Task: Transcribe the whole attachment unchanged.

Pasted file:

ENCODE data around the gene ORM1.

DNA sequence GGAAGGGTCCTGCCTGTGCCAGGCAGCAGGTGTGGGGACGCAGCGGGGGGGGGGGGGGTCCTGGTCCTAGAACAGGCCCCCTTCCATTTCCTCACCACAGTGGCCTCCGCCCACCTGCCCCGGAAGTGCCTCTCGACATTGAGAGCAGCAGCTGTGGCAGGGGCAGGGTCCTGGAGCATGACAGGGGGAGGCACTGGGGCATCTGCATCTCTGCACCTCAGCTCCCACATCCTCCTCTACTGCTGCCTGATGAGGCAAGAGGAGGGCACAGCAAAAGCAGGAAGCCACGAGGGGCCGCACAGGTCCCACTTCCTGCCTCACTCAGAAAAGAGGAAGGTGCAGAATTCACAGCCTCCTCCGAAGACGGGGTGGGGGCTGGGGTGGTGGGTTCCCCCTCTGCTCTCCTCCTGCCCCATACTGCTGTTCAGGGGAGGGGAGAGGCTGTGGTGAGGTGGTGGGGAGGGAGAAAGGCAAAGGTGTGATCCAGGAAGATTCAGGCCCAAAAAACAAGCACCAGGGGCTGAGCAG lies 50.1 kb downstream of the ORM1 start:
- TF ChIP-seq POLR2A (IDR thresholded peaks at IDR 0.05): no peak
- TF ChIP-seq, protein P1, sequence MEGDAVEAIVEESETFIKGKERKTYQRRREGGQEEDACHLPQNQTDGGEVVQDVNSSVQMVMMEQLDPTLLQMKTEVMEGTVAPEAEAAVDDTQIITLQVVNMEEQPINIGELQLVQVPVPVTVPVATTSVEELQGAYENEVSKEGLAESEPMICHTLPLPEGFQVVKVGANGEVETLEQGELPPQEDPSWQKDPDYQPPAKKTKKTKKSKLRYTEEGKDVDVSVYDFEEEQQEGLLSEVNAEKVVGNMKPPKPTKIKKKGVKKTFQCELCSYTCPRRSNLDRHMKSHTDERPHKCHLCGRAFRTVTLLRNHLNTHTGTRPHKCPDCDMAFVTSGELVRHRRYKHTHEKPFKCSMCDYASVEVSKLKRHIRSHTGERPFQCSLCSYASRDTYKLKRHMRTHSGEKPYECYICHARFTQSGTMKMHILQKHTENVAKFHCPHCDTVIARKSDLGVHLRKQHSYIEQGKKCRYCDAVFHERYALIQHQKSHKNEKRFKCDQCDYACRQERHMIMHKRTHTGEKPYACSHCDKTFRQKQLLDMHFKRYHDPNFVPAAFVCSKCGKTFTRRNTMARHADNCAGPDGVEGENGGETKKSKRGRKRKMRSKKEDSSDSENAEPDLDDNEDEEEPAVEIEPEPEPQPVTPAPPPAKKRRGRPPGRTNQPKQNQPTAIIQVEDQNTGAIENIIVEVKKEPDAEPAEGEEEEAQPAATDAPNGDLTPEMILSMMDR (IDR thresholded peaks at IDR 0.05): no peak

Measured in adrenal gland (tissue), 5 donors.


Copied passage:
ENCODE data around the gene ORM1.

DNA sequence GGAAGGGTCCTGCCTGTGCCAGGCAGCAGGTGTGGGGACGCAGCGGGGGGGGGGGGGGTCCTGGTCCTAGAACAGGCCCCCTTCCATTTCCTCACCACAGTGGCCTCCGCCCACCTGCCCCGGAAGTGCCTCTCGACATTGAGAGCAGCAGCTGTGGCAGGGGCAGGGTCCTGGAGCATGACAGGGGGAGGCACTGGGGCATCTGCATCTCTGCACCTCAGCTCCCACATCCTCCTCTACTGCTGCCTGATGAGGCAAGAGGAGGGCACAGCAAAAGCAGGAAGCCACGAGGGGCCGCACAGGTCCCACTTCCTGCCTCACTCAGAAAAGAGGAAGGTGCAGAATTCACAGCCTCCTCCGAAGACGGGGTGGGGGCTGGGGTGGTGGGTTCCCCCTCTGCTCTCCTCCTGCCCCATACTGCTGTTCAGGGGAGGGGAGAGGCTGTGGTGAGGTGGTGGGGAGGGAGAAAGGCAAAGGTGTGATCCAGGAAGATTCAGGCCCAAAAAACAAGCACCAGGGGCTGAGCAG lies 50.1 kb downstream of the ORM1 start:
- TF ChIP-seq POLR2A (IDR thresholded peaks at IDR 0.05): no peak
- TF ChIP-seq, protein P1, sequence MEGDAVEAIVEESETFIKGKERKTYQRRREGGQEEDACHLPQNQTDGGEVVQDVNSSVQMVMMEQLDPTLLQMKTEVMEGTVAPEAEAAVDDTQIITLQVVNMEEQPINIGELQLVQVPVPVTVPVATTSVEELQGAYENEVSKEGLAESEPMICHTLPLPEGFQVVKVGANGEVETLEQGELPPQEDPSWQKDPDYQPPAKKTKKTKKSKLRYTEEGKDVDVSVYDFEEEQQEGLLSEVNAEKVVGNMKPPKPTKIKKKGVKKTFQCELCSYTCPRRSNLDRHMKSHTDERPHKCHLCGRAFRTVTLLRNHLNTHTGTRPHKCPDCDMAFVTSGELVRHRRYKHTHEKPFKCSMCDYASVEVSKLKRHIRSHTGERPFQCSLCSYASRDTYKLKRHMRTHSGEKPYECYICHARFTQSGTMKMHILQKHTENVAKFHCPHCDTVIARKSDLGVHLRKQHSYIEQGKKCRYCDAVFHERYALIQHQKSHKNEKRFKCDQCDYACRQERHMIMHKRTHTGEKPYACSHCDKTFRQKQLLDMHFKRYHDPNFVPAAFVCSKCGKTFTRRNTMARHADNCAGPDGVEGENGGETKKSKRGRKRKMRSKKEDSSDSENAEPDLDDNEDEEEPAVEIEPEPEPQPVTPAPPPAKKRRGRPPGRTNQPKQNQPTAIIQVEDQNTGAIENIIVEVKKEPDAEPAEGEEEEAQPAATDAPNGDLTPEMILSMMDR (IDR thresholded peaks at IDR 0.05): no peak

Measured in adrenal gland (tissue), 5 donors.